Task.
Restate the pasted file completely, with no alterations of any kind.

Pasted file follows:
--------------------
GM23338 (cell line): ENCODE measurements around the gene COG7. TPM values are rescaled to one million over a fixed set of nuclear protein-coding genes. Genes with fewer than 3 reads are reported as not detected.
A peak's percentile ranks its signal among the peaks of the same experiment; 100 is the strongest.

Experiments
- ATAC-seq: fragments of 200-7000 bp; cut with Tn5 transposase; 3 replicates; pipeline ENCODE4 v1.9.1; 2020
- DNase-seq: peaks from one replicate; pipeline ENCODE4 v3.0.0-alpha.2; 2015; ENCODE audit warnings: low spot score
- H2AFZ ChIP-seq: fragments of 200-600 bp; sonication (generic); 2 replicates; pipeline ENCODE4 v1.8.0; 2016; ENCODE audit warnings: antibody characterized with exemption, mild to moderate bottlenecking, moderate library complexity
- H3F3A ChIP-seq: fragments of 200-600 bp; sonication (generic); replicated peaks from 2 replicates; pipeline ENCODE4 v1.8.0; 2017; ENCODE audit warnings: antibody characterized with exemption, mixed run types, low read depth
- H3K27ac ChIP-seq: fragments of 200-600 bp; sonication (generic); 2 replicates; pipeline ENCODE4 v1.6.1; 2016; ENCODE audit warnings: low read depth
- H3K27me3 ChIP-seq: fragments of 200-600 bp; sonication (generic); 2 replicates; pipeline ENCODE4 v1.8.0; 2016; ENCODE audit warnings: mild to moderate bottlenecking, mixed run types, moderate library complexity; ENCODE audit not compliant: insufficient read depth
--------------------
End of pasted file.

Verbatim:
GM23338 (cell line): ENCODE measurements around the gene COG7. TPM values are rescaled to one million over a fixed set of nuclear protein-coding genes. Genes with fewer than 3 reads are reported as not detected.
A peak's percentile ranks its signal among the peaks of the same experiment; 100 is the strongest.

Experiments
- ATAC-seq: fragments of 200-7000 bp; cut with Tn5 transposase; 3 replicates; pipeline ENCODE4 v1.9.1; 2020
- DNase-seq: peaks from one replicate; pipeline ENCODE4 v3.0.0-alpha.2; 2015; ENCODE audit warnings: low spot score
- H2AFZ ChIP-seq: fragments of 200-600 bp; sonication (generic); 2 replicates; pipeline ENCODE4 v1.8.0; 2016; ENCODE audit warnings: antibody characterized with exemption, mild to moderate bottlenecking, moderate library complexity
- H3F3A ChIP-seq: fragments of 200-600 bp; sonication (generic); replicated peaks from 2 replicates; pipeline ENCODE4 v1.8.0; 2017; ENCODE audit warnings: antibody characterized with exemption, mixed run types, low read depth
- H3K27ac ChIP-seq: fragments of 200-600 bp; sonication (generic); 2 replicates; pipeline ENCODE4 v1.6.1; 2016; ENCODE audit warnings: low read depth
- H3K27me3 ChIP-seq: fragments of 200-600 bp; sonication (generic); 2 replicates; pipeline ENCODE4 v1.8.0; 2016; ENCODE audit warnings: mild to moderate bottlenecking, mixed run types, moderate library complexity; ENCODE audit not compliant: insufficient read depth